Modest fashion: The next haute couture?By ketupatkartini - Dec 13, 2016
Article by WIEF (World Islamic Economic Forum)
Can Islamic fashion become haute couture?
According to the 2015-2016 State of the Global Islamic Economy Report, Muslims spend approximately US$230 billion annually on clothing, which is projected to grow to US$327 billion by 2019—more than the combined clothing markets of Germany, India and the United Kingdom. As an increasing number of mainstream fashion outlets introduce modest fashion lines—inspired by diverse cultures like Scandinavian, Southeast Asian and others—designers and fashion houses are considering if Islamic fashion can be elevated to haute couture.
Marketing modest fashion
Founder and Creative Director of Jemmila, Faduma Aden, said that while modest and Muslim fashion in Sweden has received media attention and events have been organised to promote the industry, the coverage on the fashion “comes and goes”. There was also a lack of choice and availability and many retail stores and mainstream outlets did not carry modest fashion lines—Muslims are considered a minority in Sweden and as such, retail stores and outlets do not see the potential of modest fashion. The lines therefore remained confined to small Muslim-owned shops located within Muslim communities.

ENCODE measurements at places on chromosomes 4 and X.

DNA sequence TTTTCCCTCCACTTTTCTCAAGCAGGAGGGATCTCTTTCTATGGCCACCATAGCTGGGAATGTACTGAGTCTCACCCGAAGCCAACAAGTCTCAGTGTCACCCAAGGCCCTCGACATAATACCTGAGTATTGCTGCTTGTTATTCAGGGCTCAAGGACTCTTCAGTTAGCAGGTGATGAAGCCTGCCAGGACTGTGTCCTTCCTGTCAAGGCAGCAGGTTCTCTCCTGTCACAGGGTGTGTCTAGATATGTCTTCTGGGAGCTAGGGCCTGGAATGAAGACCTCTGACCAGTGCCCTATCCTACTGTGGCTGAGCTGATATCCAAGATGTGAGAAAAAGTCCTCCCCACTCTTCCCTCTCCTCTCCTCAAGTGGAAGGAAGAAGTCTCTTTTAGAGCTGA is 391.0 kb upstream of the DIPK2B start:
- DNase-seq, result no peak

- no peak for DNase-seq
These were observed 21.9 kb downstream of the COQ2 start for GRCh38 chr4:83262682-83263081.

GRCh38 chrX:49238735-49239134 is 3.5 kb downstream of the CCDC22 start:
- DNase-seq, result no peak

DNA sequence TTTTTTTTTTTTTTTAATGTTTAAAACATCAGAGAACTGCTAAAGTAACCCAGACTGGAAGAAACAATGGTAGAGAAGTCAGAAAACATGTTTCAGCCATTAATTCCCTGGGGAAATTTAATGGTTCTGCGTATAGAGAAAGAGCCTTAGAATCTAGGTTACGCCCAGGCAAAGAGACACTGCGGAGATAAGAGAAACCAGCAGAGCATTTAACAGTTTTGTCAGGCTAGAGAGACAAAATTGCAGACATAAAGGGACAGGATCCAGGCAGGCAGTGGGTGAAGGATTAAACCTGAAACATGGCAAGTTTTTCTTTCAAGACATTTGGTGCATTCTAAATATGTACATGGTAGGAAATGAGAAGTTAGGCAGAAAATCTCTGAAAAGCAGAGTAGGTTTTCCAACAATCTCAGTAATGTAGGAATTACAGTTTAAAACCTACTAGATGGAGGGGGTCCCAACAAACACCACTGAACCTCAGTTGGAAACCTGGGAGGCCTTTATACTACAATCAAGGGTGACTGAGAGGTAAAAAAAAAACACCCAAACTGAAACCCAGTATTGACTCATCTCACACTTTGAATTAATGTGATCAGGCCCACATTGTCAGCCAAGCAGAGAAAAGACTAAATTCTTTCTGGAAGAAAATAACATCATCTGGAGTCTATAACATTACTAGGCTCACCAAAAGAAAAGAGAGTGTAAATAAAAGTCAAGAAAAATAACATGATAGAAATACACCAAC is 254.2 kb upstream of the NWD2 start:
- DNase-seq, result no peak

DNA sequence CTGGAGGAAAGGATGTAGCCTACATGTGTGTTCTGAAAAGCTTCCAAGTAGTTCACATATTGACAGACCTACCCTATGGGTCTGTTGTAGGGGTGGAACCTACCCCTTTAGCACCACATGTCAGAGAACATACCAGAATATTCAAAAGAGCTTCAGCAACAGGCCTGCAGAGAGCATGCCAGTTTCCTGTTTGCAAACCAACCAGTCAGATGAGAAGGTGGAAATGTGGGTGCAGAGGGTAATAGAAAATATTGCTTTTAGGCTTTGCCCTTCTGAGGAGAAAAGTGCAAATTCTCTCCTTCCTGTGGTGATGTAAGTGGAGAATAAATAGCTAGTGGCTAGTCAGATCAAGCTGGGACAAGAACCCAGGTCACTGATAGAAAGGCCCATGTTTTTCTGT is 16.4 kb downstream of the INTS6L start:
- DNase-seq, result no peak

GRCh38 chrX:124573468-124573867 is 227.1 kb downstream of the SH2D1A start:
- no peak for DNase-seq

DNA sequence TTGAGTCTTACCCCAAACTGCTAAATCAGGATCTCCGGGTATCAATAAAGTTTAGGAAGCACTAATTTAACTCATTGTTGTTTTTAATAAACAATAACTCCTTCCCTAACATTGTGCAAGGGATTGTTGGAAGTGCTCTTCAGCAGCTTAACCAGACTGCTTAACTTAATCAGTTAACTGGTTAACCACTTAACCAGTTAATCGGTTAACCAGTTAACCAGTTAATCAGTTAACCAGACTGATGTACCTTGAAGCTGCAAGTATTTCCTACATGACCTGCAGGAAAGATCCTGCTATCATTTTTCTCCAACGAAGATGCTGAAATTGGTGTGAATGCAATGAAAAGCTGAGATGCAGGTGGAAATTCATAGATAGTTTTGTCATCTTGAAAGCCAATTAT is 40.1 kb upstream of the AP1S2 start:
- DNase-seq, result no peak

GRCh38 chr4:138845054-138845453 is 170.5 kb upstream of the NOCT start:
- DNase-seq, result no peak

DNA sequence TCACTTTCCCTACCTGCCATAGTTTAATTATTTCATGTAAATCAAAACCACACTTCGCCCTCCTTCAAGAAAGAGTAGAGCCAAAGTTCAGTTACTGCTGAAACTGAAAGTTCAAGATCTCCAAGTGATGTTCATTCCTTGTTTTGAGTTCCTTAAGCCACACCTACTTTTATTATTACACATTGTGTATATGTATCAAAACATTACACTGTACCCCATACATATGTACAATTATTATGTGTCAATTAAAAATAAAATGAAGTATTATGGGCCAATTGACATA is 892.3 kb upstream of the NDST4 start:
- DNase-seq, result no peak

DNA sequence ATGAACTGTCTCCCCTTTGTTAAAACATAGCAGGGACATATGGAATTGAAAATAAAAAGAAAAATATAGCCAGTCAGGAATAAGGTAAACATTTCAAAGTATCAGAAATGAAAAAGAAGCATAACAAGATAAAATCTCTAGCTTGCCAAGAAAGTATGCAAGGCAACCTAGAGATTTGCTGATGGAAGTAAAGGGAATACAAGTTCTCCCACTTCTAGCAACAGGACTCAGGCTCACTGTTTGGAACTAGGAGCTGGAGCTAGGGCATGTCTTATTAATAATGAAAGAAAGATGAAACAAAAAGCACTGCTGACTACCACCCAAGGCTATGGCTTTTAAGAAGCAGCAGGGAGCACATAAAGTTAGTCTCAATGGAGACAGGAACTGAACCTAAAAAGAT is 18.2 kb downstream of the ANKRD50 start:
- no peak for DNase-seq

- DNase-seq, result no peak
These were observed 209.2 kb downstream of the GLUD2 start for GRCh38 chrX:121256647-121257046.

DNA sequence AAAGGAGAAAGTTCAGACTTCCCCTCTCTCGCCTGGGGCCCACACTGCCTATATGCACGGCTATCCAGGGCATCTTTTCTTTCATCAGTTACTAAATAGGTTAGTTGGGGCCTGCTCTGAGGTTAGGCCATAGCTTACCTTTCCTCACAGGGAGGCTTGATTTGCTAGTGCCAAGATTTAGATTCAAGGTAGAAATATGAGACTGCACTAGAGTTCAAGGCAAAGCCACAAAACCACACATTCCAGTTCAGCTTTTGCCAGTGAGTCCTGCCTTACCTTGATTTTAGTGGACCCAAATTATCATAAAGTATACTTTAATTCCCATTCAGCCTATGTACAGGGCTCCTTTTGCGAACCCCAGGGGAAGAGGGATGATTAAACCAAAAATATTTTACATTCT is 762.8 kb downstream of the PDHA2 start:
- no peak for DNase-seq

She believed that this was due to modest fashion being usually marketed exclusively to Muslim consumers. “What I design is open. I make it so that women can style it however they want to wear it. It’s entirely up to them to decide how they like to style the clothing. I don’t categorise it as only for Muslim women,” Aden said adding that it was important that a brand communicated this aspect to its consumers and retail stores so that modest Islamic fashion could be featured in the mainstream arena.